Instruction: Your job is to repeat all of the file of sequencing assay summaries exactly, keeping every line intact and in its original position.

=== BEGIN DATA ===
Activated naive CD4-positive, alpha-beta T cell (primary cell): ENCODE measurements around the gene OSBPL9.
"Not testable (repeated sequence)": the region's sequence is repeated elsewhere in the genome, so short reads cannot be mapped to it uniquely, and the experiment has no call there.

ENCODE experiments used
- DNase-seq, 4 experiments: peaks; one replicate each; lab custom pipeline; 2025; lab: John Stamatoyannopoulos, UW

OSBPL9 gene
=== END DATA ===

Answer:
Activated naive CD4-positive, alpha-beta T cell (primary cell): ENCODE measurements around the gene OSBPL9.
"Not testable (repeated sequence)": the region's sequence is repeated elsewhere in the genome, so short reads cannot be mapped to it uniquely, and the experiment has no call there.

ENCODE experiments used
- DNase-seq, 4 experiments: peaks; one replicate each; lab custom pipeline; 2025; lab: John Stamatoyannopoulos, UW

OSBPL9 gene